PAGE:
I’ve seen it with this year of the door of mercy. People want to know which door is it - that you have to come through.  I know Matthew talks about getting every letter, every part of the  letter of the Law correct. If I was with Matthew at the Last Supper or any supper, I think I would want to be at the other end of the table from him.

I  like to tell the story about the lady and the altar cloth. She was sitting at the end of her bench in the main aisle - 3rd row. I was sitting off to the side - during the readings - and I could see her face was uptight about something. It was the altar cloth. It was not on straight. Sometimes I’ve see an altar cloth with four tiny red crosses on it - to make the exact 4 corners. We’ll this one was lopsided in front and on the side.  I went over to the lady after Mass and asked if she was going crazy with the altar cloth. She looked at me with a smile and said, “Yes. How did you know?”

I told her that It was written all over her face and I could see how tense and nervous her jaw was.

I didn’t tell her to read the Martha Mary story a few times every other day.

I remember reading about the Russian Revolution - but I’ve never been able to find where I read this.  On one side of town - the Russian Orthodox Church were having a meeting and the agenda was the length of surplices for Mass - and on the other side of town Lenin was taking over the country.


Jesus was about inclusion not exclusion. Jesus was about communion not excommunication. Now there are others who are off on exclusion and excommunication - and you can find texts in the Bible to support these positions,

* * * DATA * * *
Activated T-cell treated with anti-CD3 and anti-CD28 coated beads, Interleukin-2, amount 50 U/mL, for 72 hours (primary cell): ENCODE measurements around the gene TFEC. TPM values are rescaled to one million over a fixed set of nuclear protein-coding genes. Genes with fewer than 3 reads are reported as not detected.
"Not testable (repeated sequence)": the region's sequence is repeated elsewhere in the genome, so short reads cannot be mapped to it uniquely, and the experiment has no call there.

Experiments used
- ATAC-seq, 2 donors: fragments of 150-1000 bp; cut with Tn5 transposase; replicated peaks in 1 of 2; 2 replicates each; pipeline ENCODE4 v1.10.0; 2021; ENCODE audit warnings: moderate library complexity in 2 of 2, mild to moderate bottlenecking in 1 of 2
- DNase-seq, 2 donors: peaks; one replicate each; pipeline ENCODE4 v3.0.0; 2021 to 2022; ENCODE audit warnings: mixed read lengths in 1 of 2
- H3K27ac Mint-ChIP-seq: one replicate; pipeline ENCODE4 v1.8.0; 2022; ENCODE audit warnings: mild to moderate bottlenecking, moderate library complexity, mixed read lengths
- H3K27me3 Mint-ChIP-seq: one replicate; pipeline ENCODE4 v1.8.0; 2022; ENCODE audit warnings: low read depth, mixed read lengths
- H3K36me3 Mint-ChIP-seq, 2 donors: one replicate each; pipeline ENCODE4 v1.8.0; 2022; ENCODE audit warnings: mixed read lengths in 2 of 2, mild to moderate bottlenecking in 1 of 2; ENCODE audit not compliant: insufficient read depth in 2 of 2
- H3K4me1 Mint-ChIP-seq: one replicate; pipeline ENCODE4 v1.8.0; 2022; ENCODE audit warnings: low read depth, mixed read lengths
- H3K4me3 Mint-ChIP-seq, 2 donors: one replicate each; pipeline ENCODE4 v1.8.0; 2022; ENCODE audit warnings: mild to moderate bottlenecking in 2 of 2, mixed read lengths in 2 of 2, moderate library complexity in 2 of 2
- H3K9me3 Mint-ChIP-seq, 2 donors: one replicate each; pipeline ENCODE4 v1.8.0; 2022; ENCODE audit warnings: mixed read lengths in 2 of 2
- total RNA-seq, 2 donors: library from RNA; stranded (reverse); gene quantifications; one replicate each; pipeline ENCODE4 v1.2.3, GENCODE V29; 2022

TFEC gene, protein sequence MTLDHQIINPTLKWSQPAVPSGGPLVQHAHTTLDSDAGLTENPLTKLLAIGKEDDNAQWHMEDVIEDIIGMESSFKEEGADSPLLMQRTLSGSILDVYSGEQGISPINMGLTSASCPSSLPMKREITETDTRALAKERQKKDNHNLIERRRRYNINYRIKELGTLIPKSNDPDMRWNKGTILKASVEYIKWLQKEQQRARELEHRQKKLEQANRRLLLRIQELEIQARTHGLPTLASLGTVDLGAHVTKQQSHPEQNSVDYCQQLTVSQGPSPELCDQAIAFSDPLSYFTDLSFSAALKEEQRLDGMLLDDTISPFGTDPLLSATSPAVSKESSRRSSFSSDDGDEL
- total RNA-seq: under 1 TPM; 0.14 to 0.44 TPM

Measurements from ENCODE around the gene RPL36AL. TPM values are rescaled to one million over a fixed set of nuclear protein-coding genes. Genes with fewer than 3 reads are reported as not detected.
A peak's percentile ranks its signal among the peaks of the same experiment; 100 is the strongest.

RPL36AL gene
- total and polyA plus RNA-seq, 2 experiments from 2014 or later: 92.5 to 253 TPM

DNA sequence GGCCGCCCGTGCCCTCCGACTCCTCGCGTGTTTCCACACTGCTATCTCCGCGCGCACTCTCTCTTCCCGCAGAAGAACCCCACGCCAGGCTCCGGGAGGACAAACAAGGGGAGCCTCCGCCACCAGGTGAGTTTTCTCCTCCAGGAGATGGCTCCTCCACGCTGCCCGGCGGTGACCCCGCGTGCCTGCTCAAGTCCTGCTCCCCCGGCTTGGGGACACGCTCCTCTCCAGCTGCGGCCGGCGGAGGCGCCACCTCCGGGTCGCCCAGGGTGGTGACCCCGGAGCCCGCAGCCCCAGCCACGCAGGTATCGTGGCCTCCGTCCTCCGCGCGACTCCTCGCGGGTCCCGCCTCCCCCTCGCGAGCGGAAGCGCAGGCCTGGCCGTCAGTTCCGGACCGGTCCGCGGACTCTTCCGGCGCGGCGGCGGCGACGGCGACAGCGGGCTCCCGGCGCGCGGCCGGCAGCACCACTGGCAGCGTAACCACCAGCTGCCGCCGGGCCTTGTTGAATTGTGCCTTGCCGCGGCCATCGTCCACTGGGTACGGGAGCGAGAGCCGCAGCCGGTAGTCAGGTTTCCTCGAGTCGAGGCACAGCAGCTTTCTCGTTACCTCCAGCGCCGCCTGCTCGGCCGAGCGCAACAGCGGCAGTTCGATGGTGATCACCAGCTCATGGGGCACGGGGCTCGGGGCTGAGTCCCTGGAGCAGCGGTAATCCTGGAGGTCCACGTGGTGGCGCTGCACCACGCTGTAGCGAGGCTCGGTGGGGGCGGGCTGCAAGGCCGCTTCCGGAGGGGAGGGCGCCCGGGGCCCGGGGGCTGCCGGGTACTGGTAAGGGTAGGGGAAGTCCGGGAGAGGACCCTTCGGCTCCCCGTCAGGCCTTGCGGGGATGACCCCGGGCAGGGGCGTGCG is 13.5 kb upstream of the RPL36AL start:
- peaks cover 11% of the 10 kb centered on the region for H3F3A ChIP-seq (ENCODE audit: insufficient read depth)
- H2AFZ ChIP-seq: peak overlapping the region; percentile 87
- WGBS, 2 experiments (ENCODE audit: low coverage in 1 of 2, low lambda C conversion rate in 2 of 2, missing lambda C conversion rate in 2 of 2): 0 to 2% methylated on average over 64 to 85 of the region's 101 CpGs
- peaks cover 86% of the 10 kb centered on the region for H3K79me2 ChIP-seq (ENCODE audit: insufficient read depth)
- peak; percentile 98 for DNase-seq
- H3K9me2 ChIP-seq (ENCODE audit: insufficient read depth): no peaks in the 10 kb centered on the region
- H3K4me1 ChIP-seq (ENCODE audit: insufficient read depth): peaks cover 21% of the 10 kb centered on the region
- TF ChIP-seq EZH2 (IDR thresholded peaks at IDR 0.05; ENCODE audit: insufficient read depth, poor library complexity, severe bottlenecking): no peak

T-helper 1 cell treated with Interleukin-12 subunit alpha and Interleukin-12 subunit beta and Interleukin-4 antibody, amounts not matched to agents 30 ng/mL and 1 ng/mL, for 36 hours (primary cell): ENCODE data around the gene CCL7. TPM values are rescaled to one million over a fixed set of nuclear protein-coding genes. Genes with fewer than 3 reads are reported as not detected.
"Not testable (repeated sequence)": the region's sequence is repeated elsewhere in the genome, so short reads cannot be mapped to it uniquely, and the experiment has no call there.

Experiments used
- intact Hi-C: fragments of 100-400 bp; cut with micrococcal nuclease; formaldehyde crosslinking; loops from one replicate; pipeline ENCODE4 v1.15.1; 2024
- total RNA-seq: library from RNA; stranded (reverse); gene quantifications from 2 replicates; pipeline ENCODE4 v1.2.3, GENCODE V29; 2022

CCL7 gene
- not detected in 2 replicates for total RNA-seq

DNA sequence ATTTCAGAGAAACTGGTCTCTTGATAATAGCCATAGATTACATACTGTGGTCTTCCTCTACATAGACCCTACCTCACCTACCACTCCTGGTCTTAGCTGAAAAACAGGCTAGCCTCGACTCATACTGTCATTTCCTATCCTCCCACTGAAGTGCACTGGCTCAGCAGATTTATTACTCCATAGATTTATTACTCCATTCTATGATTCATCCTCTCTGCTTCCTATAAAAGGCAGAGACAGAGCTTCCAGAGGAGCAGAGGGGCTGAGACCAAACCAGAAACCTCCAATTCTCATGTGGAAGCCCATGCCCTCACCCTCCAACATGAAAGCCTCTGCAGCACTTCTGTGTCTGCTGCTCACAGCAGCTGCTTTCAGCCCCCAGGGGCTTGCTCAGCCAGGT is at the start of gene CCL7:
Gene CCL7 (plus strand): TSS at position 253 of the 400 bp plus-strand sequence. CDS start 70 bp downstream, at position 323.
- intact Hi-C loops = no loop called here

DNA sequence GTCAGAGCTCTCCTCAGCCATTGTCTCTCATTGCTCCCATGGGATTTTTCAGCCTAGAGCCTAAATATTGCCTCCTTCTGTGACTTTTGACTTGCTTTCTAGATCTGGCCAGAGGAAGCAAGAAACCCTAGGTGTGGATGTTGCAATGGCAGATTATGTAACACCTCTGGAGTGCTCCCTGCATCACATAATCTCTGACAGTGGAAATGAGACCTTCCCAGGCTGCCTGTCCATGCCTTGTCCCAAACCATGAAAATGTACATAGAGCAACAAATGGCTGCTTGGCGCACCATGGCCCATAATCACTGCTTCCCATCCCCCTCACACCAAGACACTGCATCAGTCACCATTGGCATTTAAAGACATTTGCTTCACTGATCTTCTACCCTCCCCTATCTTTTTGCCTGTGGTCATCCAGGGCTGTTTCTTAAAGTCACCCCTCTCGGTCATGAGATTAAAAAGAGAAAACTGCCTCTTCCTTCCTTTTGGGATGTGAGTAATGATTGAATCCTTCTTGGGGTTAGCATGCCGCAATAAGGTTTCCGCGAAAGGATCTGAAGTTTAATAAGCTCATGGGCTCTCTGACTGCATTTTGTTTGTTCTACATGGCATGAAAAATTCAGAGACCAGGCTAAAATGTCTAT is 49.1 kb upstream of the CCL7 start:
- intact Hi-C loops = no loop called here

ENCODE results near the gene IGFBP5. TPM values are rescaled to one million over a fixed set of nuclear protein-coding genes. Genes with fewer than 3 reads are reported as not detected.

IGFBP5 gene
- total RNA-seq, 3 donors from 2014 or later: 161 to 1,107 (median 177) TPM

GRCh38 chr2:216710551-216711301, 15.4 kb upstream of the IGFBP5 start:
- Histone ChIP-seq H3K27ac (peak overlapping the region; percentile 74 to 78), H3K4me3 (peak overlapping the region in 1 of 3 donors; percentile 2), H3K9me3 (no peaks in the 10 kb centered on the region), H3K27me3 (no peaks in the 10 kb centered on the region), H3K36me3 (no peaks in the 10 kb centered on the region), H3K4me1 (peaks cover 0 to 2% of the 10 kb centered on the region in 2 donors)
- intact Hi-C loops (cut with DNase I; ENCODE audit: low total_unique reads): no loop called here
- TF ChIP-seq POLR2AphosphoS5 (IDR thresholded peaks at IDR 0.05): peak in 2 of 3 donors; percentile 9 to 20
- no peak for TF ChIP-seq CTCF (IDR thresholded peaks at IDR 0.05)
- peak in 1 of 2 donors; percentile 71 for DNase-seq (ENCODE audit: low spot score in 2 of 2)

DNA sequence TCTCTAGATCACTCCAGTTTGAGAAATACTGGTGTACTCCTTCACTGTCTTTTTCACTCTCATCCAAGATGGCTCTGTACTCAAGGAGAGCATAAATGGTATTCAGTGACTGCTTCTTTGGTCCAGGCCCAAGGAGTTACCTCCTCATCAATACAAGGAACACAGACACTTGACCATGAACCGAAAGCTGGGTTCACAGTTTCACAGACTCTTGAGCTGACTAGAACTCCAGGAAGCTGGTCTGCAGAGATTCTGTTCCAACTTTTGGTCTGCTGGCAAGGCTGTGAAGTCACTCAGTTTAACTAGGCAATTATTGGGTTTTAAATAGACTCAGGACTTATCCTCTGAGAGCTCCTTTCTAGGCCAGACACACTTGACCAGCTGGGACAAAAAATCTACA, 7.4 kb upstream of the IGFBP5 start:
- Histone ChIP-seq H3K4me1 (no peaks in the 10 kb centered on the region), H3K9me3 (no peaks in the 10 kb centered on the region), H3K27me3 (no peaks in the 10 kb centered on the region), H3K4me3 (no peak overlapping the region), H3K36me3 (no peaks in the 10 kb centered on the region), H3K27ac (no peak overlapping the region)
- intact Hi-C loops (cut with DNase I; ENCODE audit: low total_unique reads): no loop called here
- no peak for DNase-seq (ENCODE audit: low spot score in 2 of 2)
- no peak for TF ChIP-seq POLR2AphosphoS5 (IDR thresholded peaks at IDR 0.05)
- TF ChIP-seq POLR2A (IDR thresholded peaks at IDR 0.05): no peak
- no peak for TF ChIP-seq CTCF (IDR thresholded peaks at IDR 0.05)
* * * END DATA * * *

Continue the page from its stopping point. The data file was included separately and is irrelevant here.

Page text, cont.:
Jesus was about two commandments - and not the 714 rules and regulations of the Law.

Jesus was off  on loving God with all our heart, mind, soul and strength and loving our neighbor as ourselves.

Jesus was off on not straining gnats out of our soup - but instead to spend our energy in serving soup.

Jesus was off on not seeing  specks in our brother eye and missing the camel - carrying wise men - heading for Bethlehem.

Jesus was saying you’ll meet me on the road to Jericho - beaten up - and needing help - or in a stable in Bethlehem - because there was no room in the Inn or the temple.  So you’re more apt to see me in service more than services.

Jesus was about feeding the hungry and giving drink to the thirsty - instead of making sure our food is   kosher.

It’s not what people are wearing at Mass - but that we’re in communion at Mass - in Christ Jesus.  Okay Matthew has Jesus showing up and telling us we better be wearing our wedding garment at the wedding banquet:

When it comes to prayer and worship together, it’s good to be neat and organized - but the New Testament likes to stress - watch out for Phariseeism.


The title of my homily is, “Picky, Picky, Picky” and if you’re Neat, Neat, Neat, it probably sounds like I’ve picked on you. Of course I have. I’m Sloppy, Sloppy, Sloppy.

So enough with being fussy, finicky, fastidious,  ultracritical, quibbling, cynical,  hairsplitting, picayune, precise - except when it comes to Zica Mosquitos.

Monday, August 22, 2016

August 22, 2016